This essay traces the evolution of landscape imagery in Aleksandr Rodchenko’s photographic oeuvre, focusing especially on images produced during his journalistic trip to the White Sea-Baltic Canal, one of the first Soviet forced labor camps. Through close reading of photographs, it argues that Rodchenko’s abandonment of avant-garde aesthetics, in particular the emphasis on photography’s transformative powers and its medium-specificity, in these images did not represent a shift toward socialist realism but, rather, held critical potential in the face of contemporaneous official censure of formalism and “contemplation” in both science and art.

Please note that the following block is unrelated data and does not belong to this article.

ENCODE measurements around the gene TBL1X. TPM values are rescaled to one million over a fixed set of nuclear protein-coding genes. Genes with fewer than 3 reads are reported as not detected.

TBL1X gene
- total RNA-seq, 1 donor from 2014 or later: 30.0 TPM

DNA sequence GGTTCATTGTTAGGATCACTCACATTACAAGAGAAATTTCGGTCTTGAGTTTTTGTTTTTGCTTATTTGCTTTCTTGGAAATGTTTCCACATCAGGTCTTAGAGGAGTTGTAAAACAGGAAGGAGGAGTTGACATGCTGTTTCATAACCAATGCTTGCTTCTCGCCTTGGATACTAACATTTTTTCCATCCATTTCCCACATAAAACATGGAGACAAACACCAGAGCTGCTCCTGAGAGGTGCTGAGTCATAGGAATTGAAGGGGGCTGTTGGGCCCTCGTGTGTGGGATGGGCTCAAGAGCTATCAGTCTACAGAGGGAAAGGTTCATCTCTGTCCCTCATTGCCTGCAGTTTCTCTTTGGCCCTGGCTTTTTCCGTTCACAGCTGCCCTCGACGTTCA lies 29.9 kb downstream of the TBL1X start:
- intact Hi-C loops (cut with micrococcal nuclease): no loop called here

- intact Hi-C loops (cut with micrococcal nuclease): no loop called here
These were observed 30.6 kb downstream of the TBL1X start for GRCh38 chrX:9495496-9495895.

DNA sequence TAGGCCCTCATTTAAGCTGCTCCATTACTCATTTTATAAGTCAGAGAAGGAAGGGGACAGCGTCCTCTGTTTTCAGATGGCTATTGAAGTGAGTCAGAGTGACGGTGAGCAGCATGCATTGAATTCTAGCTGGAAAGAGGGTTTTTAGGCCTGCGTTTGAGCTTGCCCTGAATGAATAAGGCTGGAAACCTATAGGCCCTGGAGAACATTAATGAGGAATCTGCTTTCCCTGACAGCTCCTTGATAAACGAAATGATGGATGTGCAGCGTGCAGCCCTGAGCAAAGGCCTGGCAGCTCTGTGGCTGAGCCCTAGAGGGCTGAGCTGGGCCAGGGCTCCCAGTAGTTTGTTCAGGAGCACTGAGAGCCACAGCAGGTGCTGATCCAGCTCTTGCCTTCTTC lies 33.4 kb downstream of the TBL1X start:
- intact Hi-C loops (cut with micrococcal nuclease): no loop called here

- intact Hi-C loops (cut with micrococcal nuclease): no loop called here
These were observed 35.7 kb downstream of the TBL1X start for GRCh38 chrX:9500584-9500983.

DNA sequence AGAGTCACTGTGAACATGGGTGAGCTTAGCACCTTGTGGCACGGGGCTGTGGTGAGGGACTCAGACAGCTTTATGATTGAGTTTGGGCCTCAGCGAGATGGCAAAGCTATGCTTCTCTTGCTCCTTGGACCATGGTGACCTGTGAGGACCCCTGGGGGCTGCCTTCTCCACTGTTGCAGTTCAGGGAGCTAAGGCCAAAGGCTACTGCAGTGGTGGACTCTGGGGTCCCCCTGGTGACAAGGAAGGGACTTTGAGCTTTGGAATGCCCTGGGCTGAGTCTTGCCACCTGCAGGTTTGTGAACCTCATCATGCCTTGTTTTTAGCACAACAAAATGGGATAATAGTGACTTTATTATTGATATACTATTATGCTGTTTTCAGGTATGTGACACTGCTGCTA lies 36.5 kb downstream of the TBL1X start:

Elements of Photography: Avant-garde Aesthetics and the Reforging of Nature
Aglaya Glebova is Assistant Professor in the departments of Art History and Film and Media, as well as the PhD Program in Visual Studies, at the University of California, Irvine. She is currently completing a book on Aleksandr Rodchenko and photography under Stalin.
Aglaya Glebova; Elements of Photography: Avant-garde Aesthetics and the Reforging of Nature. Representations 1 May 2018; 142 (1): 56–90. doi: https://doi.org/10.1525/rep.2018.142.1.56
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